Mark A. Kellner/ANN
The fight to protect the faith of America’s workers on the job advanced slightly in the United States House of Representatives Nov. 10, when the Subcommittee on Employer-Employee Relations held what is believed to be the first hearing on the “Workplace Religious Freedom Act,” or WRFA.
Attorney James Standish, congressional liaison of the Seventh-day Adventist world church to the Congress, said the hearing was a milestone. A similar hearing in the United States Senate is expected sometime in the new year, a Senate staff member told ANN.
“This is a very important step forward, and I think that while we have a long way to go, we’ve made great strides,” Standish told ANN. “What we need is for everyone who supports freedom to do their part and let their Representatives and Senators know their views and ask them to move this thing forward.”
“In general, employees should not have to choose between a job and their religion. It’s just that simple,” declared subcommittee chairman Rep. Sam Johnson, Texas Republican, in an opening statement. However, Johnson also declared “the right balance” needs to be maintained between the needs of business owners and those owners “respecting all employees.”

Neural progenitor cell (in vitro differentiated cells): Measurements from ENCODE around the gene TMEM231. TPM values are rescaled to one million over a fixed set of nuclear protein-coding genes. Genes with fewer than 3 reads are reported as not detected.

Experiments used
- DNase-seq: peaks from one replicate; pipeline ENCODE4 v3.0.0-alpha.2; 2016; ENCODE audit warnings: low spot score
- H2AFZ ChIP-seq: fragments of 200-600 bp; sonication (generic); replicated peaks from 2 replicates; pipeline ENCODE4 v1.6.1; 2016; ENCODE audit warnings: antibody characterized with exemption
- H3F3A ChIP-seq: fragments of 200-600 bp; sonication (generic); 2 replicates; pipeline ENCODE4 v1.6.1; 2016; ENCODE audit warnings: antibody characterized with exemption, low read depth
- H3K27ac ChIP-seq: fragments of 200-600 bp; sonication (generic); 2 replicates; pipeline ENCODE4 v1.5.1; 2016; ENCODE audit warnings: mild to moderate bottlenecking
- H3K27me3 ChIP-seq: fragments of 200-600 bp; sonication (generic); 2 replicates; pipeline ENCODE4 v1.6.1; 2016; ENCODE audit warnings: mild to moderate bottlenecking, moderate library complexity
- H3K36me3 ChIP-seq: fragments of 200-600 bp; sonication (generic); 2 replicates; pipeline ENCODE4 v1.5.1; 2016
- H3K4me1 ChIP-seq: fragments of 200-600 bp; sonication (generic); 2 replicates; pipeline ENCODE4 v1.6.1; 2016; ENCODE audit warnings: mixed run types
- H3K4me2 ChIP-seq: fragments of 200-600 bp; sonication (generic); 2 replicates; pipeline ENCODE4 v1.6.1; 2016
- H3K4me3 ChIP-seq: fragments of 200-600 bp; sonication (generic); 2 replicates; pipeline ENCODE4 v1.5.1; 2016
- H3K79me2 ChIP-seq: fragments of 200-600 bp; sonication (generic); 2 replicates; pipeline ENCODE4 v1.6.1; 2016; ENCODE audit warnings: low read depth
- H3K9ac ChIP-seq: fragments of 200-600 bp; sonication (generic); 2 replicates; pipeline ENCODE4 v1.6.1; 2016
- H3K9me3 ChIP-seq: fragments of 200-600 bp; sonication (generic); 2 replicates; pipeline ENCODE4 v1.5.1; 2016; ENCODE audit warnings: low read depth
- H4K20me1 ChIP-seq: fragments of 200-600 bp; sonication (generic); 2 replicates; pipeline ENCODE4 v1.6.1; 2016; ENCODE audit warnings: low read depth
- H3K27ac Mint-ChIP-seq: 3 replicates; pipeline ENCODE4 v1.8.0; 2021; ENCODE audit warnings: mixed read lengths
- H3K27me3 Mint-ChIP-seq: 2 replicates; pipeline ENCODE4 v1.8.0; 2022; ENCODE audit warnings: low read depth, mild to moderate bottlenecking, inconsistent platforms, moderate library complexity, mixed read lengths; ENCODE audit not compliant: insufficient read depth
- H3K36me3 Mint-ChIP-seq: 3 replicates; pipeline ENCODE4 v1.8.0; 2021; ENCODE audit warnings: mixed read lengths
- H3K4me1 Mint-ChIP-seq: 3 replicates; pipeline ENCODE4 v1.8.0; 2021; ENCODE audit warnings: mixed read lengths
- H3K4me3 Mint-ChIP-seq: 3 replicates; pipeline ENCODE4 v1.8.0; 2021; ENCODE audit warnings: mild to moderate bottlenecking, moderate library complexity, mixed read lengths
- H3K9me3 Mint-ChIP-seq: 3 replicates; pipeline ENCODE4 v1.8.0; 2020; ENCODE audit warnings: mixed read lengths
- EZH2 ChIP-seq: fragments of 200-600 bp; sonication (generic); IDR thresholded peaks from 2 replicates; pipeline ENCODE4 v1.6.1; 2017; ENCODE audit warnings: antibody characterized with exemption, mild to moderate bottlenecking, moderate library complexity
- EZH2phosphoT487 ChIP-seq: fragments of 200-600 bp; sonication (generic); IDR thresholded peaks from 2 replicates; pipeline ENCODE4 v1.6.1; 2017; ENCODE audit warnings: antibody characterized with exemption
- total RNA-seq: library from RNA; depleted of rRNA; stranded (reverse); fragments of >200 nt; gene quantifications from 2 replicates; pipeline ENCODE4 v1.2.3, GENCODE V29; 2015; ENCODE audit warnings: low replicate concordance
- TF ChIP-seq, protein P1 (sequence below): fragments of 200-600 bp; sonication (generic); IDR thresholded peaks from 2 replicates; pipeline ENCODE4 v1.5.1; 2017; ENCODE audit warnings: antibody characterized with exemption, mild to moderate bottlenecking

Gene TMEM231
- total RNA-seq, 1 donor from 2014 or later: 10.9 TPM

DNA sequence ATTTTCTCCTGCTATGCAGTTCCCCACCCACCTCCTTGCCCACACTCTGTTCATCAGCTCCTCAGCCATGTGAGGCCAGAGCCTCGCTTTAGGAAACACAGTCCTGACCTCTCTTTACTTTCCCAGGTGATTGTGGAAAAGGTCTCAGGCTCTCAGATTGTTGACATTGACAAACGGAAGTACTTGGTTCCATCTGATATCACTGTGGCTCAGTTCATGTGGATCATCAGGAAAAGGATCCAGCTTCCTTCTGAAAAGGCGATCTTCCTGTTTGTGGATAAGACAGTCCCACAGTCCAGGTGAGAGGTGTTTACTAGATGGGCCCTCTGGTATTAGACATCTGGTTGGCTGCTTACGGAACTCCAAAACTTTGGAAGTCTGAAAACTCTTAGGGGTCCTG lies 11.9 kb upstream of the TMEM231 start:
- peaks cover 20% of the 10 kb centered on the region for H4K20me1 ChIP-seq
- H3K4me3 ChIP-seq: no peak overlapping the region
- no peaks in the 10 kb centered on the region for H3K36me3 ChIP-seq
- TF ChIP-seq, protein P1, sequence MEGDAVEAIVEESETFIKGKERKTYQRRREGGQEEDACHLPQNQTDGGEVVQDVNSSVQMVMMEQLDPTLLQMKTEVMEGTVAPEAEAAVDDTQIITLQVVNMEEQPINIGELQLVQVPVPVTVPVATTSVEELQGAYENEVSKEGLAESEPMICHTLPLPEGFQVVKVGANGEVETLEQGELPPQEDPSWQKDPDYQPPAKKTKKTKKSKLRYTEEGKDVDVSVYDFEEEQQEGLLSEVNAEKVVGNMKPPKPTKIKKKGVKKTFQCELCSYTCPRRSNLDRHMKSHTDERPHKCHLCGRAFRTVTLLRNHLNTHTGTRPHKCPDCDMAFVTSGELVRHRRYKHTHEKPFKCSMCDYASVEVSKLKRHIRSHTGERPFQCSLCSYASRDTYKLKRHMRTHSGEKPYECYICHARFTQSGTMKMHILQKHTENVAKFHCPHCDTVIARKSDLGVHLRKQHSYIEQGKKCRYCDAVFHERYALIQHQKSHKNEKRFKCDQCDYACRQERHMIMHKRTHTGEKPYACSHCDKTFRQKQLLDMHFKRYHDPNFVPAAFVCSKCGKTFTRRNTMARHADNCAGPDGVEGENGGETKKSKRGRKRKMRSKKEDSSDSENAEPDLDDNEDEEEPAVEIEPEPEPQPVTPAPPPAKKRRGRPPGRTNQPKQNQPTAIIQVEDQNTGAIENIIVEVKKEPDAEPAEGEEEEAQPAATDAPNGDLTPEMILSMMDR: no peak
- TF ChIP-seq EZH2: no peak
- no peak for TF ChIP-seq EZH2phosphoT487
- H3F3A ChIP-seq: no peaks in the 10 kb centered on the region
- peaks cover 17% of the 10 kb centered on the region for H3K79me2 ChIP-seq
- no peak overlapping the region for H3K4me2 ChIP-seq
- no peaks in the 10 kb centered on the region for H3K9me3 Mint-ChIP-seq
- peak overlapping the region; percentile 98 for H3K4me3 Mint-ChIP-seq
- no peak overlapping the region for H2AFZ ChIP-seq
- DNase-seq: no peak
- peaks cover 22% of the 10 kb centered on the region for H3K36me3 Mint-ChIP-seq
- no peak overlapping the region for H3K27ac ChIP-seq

If passed as written, the bill would require employers with more than 15 workers on their payroll to not discriminate against any employee who “with or without reasonable accommodation” is qualified to perform the essential functions of a job, unless that accommodation constitutes an “undue hardship,” according to the bill’s draft. It exempts both dress codes and scheduling issues from “essential requirements,” meaning that an employer must accommodate an employee’s request for leave to participate in religious observances or to modify a dress code for religious purposes.
More information on religious liberty issues in the United States can be found online at http://www.religiousliberty.info